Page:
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Thread: Question about Vertical Asymptote: y = x^3/(9-x^2)

  1. #1
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    Question about Vertical Asymptote: y = x^3/(9-x^2)

    Hi all

    was doing a function sketching practice problem and was wondering;

    for examples sake lets use:

    y = x^3/(9-x^2)

    so the domain restrictions on this one would be -3 and 3. Is there ever a case where a domain restriction does not result in a vertical asymptote?
    Is it necessary to evaluate the L.H.L. and R.H.L. to verify that the function goes to +- infinity? or is it just implied?

    just curious, thanks in advance!

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    not counting peicewise functions not defined at certain points

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    Quote Originally Posted by frank789 View Post
    y = x^3/(9-x^2)

    so the domain restrictions on this one would be -3 and 3. Is there ever a case where a domain restriction does not result in a vertical asymptote?
    Is it necessary to evaluate the L.H.L. and R.H.L. to verify that the function goes to +- infinity? or is it just implied?
    If by "domain restrictions" you mean points where it is undefined, you can also have "holes" (removable discontinuities), as in (9-x^2)/(9-x^2), to give a very simple example.

    It is also possible to have a vertical asymptote that goes the same way on both sides (e.g. both +infinity), as in x^3/(9-x^2)^2. So you do need to consider at least the sign on each side of the asymptote.

    I think of a "domain restriction" as an explicit restriction of the domain, as in "f(x) = x^2, x >= 0". But you may be using different terminology.

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    you are right about my poor description but despite that you still managed to answer it haha thanks!

  5. #5
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    Two things:

    1a) Make the denominator 0 (zero). These are POTENTIAL vertical asymptotes.
    1b) If the numerator is also zero (0) for the same x-value, it might not be an asymptote. It might be a hole. Check it out by reducing common factors.

    2) The degree of the of the factor that creates the asymptote dictates the behavior. (Assuming factors are reduced.)
    2a) Odd Degree - One side goes up and one side goes down.
    2b) Even Degree - both go up or both go down.
    2c) Only the sign of one side is needed if you know the degree, but it never hurts to gain more information.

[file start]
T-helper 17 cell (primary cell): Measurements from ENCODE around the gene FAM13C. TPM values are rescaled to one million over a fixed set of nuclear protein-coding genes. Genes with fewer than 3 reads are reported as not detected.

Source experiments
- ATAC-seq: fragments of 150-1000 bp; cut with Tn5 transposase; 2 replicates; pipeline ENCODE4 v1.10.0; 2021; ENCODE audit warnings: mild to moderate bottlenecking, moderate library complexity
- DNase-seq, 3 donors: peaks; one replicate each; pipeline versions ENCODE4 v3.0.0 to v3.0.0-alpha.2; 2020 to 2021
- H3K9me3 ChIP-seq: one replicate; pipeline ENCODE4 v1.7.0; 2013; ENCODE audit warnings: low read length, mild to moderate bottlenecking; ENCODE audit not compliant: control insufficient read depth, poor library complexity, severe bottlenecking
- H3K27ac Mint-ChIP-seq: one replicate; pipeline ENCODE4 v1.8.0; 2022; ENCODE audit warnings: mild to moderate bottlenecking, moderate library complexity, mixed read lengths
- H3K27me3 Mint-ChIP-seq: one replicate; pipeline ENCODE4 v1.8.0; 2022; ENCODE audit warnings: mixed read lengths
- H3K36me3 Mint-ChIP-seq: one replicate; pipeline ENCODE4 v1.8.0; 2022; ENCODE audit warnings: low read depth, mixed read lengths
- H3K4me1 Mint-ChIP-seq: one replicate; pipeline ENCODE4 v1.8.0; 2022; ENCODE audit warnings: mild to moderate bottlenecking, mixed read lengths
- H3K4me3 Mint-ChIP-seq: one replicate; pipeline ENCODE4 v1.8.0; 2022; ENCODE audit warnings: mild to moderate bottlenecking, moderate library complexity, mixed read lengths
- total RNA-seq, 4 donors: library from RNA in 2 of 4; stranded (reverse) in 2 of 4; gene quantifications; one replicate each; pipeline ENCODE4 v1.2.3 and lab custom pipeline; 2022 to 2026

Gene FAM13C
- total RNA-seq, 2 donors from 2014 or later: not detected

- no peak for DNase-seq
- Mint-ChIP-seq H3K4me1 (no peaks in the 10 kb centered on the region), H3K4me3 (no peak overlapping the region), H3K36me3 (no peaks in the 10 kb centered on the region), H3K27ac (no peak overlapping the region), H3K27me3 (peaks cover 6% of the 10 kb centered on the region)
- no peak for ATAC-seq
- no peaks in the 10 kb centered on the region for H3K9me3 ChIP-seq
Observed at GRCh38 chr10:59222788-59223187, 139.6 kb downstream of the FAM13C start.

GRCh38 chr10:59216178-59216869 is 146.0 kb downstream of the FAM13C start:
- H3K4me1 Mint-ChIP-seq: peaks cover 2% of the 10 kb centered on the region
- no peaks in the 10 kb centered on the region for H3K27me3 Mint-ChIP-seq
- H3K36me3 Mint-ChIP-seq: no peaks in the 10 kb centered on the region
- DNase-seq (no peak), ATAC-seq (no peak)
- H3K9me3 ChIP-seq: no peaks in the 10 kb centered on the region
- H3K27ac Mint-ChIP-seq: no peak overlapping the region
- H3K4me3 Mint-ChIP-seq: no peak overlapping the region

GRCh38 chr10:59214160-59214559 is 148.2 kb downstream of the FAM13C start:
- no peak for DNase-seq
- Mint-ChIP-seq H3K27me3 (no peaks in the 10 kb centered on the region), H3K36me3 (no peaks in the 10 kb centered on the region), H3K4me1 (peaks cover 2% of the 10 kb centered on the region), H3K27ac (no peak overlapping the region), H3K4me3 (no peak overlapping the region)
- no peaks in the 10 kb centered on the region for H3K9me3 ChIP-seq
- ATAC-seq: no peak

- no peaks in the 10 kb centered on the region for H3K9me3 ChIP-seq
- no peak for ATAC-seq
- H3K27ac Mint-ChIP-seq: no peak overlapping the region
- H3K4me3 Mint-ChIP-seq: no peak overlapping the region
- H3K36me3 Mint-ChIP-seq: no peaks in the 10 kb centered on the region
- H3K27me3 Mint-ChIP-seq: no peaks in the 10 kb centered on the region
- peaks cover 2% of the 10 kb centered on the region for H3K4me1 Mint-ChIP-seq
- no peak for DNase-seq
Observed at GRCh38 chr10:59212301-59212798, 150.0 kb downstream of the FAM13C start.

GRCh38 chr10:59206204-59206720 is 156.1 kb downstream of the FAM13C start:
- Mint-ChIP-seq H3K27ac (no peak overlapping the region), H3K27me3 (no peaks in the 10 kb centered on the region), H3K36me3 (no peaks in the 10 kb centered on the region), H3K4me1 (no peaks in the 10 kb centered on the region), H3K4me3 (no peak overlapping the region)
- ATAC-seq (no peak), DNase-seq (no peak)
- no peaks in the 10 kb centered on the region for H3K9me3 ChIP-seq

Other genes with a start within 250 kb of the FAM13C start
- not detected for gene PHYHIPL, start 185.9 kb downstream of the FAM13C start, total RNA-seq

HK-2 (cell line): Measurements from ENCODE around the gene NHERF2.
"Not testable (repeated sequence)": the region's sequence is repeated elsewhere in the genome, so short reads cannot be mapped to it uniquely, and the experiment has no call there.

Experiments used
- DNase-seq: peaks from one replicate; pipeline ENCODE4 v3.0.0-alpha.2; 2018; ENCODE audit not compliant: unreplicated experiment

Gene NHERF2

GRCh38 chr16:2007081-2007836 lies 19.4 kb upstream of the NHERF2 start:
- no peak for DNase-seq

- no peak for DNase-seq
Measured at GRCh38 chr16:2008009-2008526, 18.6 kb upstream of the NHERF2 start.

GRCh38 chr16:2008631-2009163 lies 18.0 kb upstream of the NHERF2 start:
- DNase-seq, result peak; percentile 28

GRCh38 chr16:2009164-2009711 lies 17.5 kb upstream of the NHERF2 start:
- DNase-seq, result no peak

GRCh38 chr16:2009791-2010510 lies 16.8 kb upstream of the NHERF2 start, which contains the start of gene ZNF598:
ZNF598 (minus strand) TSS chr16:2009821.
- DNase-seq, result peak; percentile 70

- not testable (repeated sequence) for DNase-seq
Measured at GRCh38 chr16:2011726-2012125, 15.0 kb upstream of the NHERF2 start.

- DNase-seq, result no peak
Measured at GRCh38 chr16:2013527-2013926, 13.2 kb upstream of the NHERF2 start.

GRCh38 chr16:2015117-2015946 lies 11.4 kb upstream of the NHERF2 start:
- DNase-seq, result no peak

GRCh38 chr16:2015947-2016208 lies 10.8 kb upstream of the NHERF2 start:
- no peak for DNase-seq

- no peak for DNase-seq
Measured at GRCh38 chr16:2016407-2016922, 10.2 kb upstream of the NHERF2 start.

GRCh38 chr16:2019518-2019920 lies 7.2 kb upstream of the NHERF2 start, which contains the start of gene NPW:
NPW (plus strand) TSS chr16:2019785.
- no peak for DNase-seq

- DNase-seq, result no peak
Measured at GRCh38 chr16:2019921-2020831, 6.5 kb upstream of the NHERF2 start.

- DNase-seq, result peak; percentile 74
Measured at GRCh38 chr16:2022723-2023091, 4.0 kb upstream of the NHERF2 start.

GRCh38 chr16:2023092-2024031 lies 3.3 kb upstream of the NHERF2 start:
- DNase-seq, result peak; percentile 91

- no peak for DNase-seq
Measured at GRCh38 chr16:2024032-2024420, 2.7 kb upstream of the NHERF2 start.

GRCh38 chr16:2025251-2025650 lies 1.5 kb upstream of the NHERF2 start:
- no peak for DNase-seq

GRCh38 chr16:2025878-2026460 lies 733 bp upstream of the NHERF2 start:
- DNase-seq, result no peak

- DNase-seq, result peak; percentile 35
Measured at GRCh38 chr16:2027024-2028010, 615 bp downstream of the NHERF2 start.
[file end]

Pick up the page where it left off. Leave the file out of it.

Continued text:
Last edited by tkhunny; 12-07-2017 at 05:44 PM.
    "Unique Answers Don't Care How You Find Them." - Many may have said it, but I hear it most from me.

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    A little fine-tuning:

    First, all of this applies specifically to rational functions like yours; other kinds of functions may differ.

    Second, it is possible to still have an asymptote when both numerator and denominator are zero; it is best to look at the function after canceling like factors to determine its behavior (keeping in mind that being able to cancel means it is undefined). Ultimately, if the exponent in the denominator was higher, you end up with an asymptote.

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    Quote Originally Posted by Dr.Peterson View Post
    First, all of this applies specifically to rational functions like yours; other kinds of functions may differ.
    We're using the quotient of simple, real-valued polynomials, right? Is there another definition in "Intermediate/Advance Algebra"?

    Second, it is possible to still have an asymptote when both numerator and denominator are zero
    No example comes to mind. Demonstration?
    "Unique Answers Don't Care How You Find Them." - Many may have said it, but I hear it most from me.

  8. #8
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    Quote Originally Posted by tkhunny View Post
    No example comes to mind. Demonstration?
    x/x^2?

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    I knew I should have stayed in bed, this morning.

    I better check everything else I did all day...

    Maybe I didn't get out of bed. Hmmm...
    Last edited by tkhunny; 12-07-2017 at 05:45 PM.
    "Unique Answers Don't Care How You Find Them." - Many may have said it, but I hear it most from me.

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